Dead Easy Cream Cheese





Introduction: Dead Easy Cream Cheese

About: Professional maker and eater of food. Donuts.. Cheese.. Chocolate.. Beer.. these are a few of my favourite things! @karakabangpow

This is the very first effort in my foray into cheesemaking!

Aside from the fact I was attempting to make ricotta, it turned out pretty damn well.

It's a perfect spreadable texture. Look how it held the texture from the tea towel it was wrapped in! It's so creamy and the salt & vinegar give it so much tastiness. Also leaving it out at room temperature for a day gives it an extra little background flavour of cheesy funk that sounds gross in words but is delicious in your mouth.

Home Made Cream Cheese

Yield: 450g+
Time: 2 days, 20 minutes of actual work
Cost: $

- medium, heavy bottomed pot
- thermometer
- measuring cup
- fine mesh seive
- cheesecloth / clean tea towel
- clean string or twine
- wooden spoon
- tall jar or pot

- 1 1/2 litres of heavy cream
- 1/3 cup white vinegar
- Splash of balsamic vinegar
- 2 tsp salt

Heat cream + salt  in a clean, heavy bottomed sauce pan on medium heat until it reaches 180F on a thermometer. Stir it gently so it doesn’t burn on the bottom.

If you don't have a thermometer, you want it to be just near boiling, bubbling slightly, with steam coming off the top. It will be hot to the touch, but try not to bring it to a full boil.

Once it reaches 180F, pull it off the heat and let it cool 5-10 minutes. Add in your vinegar. Taste it with a spoon, if its not tangy enough, add more vinegar. If it’s not salty enough, add more salt!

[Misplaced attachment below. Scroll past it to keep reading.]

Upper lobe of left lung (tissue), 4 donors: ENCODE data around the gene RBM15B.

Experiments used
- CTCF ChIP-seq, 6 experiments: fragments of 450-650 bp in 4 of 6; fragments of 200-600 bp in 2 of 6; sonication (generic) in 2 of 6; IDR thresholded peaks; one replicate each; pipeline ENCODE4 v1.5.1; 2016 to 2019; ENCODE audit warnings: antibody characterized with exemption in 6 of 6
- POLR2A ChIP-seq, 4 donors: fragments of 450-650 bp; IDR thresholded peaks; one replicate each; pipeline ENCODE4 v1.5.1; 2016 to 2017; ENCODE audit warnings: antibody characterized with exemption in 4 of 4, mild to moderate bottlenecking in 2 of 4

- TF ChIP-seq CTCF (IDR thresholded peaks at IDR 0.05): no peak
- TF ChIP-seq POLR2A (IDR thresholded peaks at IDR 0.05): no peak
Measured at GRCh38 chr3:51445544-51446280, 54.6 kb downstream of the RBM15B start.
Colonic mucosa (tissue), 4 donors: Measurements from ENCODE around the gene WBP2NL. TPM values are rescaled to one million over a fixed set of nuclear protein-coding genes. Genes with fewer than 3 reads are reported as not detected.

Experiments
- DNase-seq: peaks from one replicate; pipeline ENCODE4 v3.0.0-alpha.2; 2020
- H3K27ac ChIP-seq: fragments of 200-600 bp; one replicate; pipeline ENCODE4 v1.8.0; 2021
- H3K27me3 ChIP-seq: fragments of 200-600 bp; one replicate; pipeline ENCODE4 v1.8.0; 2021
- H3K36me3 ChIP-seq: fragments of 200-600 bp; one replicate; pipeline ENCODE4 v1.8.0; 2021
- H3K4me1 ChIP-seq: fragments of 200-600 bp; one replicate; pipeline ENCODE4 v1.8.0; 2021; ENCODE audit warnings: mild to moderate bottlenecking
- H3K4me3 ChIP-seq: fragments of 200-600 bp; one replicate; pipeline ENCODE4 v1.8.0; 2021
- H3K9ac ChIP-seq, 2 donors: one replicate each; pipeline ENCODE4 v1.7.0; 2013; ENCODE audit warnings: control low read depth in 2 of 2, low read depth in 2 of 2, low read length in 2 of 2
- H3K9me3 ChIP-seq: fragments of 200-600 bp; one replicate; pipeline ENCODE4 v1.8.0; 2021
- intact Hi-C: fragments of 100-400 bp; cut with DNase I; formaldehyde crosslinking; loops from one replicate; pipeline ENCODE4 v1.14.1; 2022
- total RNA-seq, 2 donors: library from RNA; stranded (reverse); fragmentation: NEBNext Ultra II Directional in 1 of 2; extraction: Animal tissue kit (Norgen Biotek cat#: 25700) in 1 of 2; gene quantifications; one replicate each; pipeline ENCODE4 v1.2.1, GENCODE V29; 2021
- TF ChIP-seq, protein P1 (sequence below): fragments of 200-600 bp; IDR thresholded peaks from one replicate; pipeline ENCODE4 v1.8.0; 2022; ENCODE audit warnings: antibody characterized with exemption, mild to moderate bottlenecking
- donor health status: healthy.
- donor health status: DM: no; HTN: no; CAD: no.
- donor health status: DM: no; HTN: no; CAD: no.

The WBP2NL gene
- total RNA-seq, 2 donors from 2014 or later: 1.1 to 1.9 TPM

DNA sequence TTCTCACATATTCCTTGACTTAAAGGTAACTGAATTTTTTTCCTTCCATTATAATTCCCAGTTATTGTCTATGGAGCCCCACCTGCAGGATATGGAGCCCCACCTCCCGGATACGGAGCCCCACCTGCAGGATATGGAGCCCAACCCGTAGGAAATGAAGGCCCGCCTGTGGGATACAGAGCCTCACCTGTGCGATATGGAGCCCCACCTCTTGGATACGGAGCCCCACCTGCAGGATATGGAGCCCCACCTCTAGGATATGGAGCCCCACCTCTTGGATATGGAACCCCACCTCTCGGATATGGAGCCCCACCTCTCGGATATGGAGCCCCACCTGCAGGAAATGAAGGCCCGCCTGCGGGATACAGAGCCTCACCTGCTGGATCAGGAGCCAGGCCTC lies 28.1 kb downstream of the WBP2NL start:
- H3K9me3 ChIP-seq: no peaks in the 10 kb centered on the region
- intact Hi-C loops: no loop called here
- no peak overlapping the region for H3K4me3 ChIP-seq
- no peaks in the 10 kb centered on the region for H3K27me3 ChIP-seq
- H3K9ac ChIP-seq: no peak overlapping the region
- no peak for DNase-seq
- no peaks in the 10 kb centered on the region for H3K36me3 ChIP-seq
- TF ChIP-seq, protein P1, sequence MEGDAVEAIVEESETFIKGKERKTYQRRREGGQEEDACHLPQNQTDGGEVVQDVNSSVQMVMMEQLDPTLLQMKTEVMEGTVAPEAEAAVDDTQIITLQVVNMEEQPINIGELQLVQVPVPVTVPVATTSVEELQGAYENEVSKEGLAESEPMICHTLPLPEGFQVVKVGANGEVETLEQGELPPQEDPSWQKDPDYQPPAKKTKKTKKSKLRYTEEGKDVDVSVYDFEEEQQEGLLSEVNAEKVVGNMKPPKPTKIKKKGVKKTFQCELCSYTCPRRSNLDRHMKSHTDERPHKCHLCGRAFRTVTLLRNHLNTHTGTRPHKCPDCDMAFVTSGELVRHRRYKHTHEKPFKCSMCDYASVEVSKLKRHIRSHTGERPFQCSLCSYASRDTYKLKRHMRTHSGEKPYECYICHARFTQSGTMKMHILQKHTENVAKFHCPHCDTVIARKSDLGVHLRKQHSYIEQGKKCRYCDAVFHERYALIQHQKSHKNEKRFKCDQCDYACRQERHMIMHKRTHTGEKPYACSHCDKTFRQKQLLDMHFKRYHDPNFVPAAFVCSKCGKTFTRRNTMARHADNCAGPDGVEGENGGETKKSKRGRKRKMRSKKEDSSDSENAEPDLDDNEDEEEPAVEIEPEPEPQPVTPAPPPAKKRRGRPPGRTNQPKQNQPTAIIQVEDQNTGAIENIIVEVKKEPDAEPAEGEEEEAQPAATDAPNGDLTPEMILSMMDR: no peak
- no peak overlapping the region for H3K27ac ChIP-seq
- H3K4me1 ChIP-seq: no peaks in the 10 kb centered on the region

Step 1: Let It Sit

Leave in the pot with a tea towel over top over night, or at least 8 hours.

You'll notice that the cream begins to separate. You’ll have a thick layer of cream “curd” on top and a yellowy water underneath, that’s the whey.

Step 2: Hang It

Line a bowl with 4x layer of cheese cloth or a very clean tea towel. Pour in cream. Neatly tie the edges of the cloth together to make a sturdy pouch, and knot it well.

Tie it to the handle of a wooden spoon and hang it in a tall jar. Make sure to leave at least a couple of inches for the whey to drip into, without it building up and soaking the pouch. Or if your jar isn't tall enough, just drain off the whey into a separate container.

Leave it in the fridge overnight.

Step 3: Unbundled!

In the morning, give your pouch a squeeze (tee hee). If its nice and firm and not much more whey is going to be coming out of it, you can unbundle it! You should have a nice, spreadable cream cheese inside.

Philly’s got nothing on this bad boy!

Save the whey. You can use it in the place of buttermilk in recipes, to soak chicken in for tenderness, or add it to soups for extra nutrients.

Step 4: Yum.

Enjoy the fruits of your labour.

3 People Made This Project!


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Hint for those wanting their cheese to last - dampen a paper towel with any type of vinegar - Make sure to ring out excess. Wrap your cheese ball in that and then put in a container/ziploc bag/etc. Mold hates vinegar, it keeps my cheese much longer :) Change the papertowel when it dries out.

1 reply

That is awesome advice, thank you. I will do that!

does this taste like Philadelphia cream cheese? i want to use it in recipes that ask for cream cheese as Philadelphia c.cheese is so expensive here.

1 reply

yes, it does. - even better if you use a really nice balsalmic

I've made this dozens of times now. Rather than a cheese cloth I find that an old inside out pillow case does the trick very nicely. It makes so much that I often divide it up and share it with my girlfriend and her mom - they LOVE it.